Eclipsed by the street construction taking place on the stretch of Westheimer Road directly in front of it, 60 Degrees Mastercrafted, the restaurant by master chef Fritz Gitschner, opened this past November to little fanfare. Since then, however, the roads have cleared, and a new patio has been finished just in time to usher in the lovely spring weather. Suddenly, like the parting of clouds to let the sunshine through, it's as if the spotlight has finally been turned onto this River Oaks restaurant.
Certainly, that's the feeling I got when I arrived to a full house recently for an inaugural wine dinner featuring Soter Vineyards. Organized by Vanessa Treviño-Boyd, the beverage director at the restaurant, the evening promised to be filled with Pinot Noir and Gitscher's brand of "ranch-to-table" dining featuring steaks made of heart-healthy akaushi beef.
"Would you like to try our Asian-style pork belly?" asked a server circulating the room with a tray of canapés. Silver spoons of thinly sliced pork belly were topped with dark brown sauce of Asian-spiced sweet soy; the bites were delicious. As were the small croquettes filled with bone marrow that gushed in your mouth, as well as the smoked white fish with julienned green apple.
I was standing by the bar with Marc Borel (formerly of Backstreet Cafe, and the current GM at Coppa Ristorante on Washington Boulevard), sipping on a fabulous glass of pink bubbly as the canapés came around. We both enjoyed it so much, we asked for a second pour, and it wasn't until later that I found out we'd been drinking a very limited-production Soter vintage 2009 Mineral Springs Brut Rosé, which is currently sold out on the winery's website.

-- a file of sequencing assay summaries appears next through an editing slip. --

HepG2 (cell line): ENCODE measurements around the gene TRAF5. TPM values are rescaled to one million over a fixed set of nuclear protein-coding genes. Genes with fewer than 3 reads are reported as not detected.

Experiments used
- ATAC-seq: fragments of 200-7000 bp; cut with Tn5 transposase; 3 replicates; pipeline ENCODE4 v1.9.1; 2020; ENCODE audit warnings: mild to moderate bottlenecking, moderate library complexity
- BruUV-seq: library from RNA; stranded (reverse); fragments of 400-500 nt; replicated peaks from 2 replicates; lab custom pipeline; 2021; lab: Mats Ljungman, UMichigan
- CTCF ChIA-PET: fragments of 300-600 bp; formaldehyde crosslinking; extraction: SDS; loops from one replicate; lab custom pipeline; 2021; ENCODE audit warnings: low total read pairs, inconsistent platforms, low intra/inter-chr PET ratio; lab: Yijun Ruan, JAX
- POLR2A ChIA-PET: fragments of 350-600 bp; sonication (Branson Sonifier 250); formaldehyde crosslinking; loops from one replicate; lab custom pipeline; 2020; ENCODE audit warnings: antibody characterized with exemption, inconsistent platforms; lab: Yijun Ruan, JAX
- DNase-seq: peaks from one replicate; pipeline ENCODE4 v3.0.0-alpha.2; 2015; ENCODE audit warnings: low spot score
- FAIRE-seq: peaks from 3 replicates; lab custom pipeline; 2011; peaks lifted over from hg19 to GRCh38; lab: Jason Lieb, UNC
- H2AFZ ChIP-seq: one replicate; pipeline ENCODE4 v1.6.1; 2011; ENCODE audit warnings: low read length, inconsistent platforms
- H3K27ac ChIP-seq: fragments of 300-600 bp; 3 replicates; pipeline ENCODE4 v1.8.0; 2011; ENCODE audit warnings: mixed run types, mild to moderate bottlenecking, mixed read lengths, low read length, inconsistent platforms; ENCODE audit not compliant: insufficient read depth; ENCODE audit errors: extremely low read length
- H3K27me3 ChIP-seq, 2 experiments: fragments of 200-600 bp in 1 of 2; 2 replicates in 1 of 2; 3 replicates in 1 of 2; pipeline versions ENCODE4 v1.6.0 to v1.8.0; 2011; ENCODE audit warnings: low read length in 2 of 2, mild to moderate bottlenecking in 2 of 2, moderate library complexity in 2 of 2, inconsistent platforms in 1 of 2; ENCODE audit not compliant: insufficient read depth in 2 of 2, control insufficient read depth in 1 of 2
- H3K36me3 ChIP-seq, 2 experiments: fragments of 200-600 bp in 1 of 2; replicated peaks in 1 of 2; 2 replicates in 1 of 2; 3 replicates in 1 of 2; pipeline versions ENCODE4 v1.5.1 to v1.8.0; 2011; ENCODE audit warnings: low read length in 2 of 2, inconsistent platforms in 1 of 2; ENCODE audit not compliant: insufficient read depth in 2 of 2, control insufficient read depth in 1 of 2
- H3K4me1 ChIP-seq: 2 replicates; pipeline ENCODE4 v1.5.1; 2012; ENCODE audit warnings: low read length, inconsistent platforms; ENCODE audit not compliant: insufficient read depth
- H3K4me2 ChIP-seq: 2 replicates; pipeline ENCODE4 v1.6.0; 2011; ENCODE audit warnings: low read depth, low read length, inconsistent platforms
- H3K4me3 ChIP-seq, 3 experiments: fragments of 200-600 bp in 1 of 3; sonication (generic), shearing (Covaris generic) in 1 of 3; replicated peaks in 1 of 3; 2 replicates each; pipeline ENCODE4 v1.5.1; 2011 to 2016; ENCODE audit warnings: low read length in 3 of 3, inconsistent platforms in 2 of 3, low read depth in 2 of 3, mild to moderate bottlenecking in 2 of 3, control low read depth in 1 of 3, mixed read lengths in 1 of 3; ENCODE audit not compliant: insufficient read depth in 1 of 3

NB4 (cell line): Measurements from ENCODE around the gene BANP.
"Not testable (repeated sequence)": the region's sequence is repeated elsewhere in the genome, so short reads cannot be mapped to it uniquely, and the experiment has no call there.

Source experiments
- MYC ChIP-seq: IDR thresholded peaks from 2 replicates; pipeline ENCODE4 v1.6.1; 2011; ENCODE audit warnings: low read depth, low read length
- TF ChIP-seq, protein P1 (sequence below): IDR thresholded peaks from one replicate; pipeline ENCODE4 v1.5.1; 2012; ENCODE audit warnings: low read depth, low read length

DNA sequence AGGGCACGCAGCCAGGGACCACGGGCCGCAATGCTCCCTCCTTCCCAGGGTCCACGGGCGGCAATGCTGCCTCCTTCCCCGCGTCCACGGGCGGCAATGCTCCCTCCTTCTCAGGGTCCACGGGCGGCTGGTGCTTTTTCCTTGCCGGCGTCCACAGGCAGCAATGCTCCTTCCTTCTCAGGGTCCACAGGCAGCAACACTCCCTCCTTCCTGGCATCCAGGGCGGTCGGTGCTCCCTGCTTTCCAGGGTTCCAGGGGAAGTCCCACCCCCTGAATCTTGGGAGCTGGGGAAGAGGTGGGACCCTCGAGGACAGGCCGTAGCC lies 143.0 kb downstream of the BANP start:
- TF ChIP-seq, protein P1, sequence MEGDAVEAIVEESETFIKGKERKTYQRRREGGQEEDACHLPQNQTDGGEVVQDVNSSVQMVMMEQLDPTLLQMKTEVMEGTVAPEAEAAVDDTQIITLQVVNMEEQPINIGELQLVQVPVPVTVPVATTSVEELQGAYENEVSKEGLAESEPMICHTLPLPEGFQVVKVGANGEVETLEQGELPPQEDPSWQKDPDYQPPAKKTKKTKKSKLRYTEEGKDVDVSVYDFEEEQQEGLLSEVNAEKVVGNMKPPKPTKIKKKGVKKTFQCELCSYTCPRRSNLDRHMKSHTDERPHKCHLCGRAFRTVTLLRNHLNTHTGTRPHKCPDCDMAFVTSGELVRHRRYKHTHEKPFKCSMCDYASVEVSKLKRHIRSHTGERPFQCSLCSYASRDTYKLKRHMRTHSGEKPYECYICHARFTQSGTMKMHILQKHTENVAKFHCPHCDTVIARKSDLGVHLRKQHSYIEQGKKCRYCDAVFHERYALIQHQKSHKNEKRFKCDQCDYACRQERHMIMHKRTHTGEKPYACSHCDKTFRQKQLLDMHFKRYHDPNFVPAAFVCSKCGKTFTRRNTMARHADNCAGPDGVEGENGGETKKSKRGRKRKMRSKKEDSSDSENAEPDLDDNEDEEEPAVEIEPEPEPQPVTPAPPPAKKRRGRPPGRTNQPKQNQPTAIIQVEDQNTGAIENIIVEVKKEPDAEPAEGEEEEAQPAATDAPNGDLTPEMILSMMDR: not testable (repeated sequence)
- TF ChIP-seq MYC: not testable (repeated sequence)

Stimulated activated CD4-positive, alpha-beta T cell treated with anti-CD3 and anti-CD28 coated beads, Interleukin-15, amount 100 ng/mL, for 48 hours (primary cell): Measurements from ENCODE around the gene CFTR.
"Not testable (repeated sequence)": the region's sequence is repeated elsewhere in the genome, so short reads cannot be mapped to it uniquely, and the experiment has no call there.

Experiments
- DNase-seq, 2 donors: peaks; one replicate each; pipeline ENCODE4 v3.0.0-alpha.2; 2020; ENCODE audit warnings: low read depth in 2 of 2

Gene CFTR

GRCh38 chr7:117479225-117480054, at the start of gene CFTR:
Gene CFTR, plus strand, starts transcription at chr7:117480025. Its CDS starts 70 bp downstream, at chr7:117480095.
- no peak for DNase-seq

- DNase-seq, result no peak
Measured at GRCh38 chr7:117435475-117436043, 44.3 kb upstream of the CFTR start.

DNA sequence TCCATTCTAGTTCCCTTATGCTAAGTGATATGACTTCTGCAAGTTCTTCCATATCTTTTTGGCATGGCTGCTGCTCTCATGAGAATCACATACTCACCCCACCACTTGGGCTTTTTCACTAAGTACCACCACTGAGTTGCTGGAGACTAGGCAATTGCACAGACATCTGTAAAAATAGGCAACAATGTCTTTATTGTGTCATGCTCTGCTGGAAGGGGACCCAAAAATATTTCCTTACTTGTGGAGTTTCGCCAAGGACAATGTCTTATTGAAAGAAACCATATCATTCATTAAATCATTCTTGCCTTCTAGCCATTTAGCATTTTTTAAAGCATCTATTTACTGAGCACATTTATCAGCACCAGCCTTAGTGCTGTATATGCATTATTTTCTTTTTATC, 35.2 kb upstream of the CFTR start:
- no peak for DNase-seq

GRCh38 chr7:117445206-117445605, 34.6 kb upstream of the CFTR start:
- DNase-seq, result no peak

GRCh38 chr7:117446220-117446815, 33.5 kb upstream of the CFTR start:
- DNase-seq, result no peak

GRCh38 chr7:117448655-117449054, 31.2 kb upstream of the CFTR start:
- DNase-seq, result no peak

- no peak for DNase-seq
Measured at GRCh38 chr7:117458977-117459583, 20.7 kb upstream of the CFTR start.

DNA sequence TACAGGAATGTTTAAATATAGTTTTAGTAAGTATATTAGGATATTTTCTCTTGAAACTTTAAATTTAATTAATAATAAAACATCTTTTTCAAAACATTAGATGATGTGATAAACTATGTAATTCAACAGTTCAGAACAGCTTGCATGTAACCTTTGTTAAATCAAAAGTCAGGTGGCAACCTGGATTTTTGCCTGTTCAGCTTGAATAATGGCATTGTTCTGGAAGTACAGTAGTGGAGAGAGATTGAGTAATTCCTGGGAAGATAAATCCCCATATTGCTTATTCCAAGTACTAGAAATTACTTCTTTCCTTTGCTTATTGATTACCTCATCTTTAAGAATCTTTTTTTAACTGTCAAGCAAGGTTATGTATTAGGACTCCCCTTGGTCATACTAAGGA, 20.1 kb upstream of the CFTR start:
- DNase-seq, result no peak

"That Brut Rosé was fantastic!" I exclaimed as Treviño-Boyd ask me how things were going. I'm a light drinker, so it's rare for me to indulge in more than one glass of anything. When I told her so, she smiled knowingly. "It is, isn't it?" she replied. "Most restaurants get only six bottles of these each year, so we were very lucky to get the 12 bottles for this dinner."
Personally, I think luck had little to do with it. Treviño-Boyd's pull as one of our city's finest wine professionals allows her to choose exceptional-quality wines to showcase in Houston. And as the evening progressed, it became clear that Soter was not just an ordinary vineyard, but one where sustainable practices are employed, and great attention is paid to the terroir, (Soter is based in Mineral Springs Ranch in Oregon's Willamette Valley) its expression in the fruit, and the way in which this translates into complex, elegant, high-caliber wines.